Kibbe Brothers Candy, Springfield, Mass

Kibbe Brothers candy factory on Harrison Avenue in Springfield, in October 1910. Image courtesy of the Library of Congress, National Child Labor Committee Collection.

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The scene in 2014:

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I have previously featured a number of photos from Lewis Wickes Hine of the National Child Labor Committee, when he traveled around the country documenting child labor conditions in the early 1900s.  His work includes several Springfield companies, one of which was Kibbe Brothers Company, a candy company that had been in Springfield since 1843.

For many years, the company operated out of a building at the corner of Main and Harrison, but in 1890 they moved about a half a block down Harrison Ave, where this 1910 photo was taken.  This photo is rare among Hine’s photos in that it doesn’t feature any photos, but it does show the “Girls Wanted” and “Boys Wanted” signs in the window next to the main entrance.  Based on the other photos that Hine took of the factory workers, many of them were 14 to 15 years old, which was apparently the minimum working age at the time.  In some of the captions, he mentions that they made between $3.50 and $4.00 per week, which in 2014 dollars would be about $86 a week.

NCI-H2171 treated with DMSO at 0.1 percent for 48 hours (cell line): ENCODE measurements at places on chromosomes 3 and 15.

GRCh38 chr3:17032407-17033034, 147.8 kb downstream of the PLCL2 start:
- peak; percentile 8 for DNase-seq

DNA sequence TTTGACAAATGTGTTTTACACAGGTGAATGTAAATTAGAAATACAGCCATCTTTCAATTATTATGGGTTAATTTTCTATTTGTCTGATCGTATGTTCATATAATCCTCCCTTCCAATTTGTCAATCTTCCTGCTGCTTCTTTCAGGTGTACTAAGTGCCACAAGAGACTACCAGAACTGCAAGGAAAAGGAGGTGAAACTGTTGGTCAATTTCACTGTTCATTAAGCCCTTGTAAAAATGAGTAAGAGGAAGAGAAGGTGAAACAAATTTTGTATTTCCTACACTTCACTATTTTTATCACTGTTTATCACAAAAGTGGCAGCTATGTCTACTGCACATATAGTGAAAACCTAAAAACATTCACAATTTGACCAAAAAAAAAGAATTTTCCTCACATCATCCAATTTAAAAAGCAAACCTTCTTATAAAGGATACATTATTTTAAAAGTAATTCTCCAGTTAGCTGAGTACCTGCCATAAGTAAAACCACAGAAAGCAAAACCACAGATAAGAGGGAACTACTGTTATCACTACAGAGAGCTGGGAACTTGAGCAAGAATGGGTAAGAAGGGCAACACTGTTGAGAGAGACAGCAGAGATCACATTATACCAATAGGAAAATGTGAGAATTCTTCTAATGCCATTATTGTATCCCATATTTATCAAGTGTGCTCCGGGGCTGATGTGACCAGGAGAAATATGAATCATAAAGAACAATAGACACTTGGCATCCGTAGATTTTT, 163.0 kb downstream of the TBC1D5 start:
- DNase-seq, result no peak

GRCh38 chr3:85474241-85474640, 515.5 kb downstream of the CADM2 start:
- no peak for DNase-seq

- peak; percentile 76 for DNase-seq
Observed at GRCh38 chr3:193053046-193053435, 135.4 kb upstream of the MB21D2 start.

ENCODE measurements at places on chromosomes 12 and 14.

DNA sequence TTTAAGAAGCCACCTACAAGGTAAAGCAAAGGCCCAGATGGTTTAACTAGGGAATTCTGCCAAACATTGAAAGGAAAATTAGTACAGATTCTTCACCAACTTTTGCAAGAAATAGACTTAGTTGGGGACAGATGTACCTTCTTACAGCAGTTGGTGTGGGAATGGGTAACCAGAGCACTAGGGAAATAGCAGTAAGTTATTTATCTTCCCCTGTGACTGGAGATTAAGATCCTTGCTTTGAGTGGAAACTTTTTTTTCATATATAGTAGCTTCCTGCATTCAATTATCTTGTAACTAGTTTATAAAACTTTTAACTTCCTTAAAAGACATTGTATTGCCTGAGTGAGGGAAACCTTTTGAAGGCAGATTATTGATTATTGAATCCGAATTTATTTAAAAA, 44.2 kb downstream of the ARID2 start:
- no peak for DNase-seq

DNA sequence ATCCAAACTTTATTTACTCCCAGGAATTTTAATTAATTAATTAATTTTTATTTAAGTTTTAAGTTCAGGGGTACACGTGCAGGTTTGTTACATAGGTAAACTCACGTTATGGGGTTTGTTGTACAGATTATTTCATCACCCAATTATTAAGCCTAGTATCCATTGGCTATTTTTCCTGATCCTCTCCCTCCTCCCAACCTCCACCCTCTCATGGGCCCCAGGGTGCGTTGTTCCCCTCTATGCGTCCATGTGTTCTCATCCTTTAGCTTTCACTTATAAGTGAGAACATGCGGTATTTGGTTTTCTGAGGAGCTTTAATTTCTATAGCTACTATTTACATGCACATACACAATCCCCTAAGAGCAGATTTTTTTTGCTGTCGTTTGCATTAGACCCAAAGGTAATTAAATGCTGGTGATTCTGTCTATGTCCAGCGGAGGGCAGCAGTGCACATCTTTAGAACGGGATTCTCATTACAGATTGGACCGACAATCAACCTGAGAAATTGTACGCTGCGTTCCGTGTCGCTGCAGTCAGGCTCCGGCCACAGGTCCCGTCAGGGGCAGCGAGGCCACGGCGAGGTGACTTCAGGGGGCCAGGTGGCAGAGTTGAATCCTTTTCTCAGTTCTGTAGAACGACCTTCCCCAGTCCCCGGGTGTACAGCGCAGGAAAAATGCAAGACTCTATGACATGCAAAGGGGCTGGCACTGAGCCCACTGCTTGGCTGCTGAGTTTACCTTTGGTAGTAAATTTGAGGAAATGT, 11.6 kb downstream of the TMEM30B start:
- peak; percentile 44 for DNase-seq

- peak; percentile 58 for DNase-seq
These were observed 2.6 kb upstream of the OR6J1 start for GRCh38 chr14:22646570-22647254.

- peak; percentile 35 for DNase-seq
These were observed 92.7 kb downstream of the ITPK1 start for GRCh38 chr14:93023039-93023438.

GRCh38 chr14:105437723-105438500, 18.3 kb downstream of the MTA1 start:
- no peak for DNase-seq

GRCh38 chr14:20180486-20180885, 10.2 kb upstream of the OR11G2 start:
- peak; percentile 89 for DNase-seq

According to Springfield Present and Prospective (1905), the factory employed about 350 people and produced over 12 tons of candy each day, which was shipped as far as California.  However, the company was out of business by the mid-1930s, probably a victim of the Great Depression.  Today, part of the lot is occupied by the headquarters of Hampden Bank, and the rest of it is a parking lot and parking garage.

2 thoughts on “Kibbe Brothers Candy, Springfield, Mass”

  1. Dear Mr. Strahan,

    I’ve come to this page just now, after transcribing notes from an interview with my late father, who died back in 1981. They were written in pencil. He and his mother and sisters came from Jerusalem in 1909, and they stayed with two uncles in Chicopee. One of his memories is that the uncles worked at the Kibbe Candy factory and he got a job there for a year as well. How I wished I had more details about his job there! They all moved to Pittsfield a year later.

    But this photo is what the building would have looked like when he and my great-uncles worked there. Thank you for this!

    Reply

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